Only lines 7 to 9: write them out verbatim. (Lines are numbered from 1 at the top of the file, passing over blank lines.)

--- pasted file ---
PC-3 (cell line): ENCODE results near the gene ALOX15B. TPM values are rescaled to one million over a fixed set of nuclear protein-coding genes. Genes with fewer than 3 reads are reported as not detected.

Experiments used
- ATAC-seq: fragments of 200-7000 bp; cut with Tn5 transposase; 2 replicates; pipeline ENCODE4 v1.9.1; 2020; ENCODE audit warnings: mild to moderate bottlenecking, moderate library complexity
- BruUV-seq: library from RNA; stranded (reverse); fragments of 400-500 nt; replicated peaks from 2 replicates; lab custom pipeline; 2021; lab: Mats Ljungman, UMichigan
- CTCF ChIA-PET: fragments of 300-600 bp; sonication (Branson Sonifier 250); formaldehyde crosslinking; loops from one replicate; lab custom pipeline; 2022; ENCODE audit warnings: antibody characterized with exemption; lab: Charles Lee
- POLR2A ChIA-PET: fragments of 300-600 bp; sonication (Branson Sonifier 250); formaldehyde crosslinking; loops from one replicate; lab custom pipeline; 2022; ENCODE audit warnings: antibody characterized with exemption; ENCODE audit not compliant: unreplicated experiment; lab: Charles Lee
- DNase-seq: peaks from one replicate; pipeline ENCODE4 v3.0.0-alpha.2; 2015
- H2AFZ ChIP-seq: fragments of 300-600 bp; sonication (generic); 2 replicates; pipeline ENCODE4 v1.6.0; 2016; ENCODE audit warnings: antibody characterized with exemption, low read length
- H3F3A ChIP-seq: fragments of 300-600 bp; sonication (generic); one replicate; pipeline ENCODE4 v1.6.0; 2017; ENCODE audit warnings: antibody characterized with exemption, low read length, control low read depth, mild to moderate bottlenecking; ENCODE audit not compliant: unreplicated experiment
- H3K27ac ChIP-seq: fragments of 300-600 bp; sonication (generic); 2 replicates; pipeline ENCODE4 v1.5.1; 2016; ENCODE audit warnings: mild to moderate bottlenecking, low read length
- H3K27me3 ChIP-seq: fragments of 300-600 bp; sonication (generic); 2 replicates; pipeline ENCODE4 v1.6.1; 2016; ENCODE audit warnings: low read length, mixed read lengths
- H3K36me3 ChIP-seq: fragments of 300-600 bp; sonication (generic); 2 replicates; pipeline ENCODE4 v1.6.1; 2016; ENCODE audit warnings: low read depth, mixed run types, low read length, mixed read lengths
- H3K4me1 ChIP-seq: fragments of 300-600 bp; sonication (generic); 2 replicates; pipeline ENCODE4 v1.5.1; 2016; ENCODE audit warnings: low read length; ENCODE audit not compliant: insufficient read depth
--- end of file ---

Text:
- DNase-seq: peaks from one replicate; pipeline ENCODE4 v3.0.0-alpha.2; 2015
- H2AFZ ChIP-seq: fragments of 300-600 bp; sonication (generic); 2 replicates; pipeline ENCODE4 v1.6.0; 2016; ENCODE audit warnings: antibody characterized with exemption, low read length
- H3F3A ChIP-seq: fragments of 300-600 bp; sonication (generic); one replicate; pipeline ENCODE4 v1.6.0; 2017; ENCODE audit warnings: antibody characterized with exemption, low read length, control low read depth, mild to moderate bottlenecking; ENCODE audit not compliant: unreplicated experiment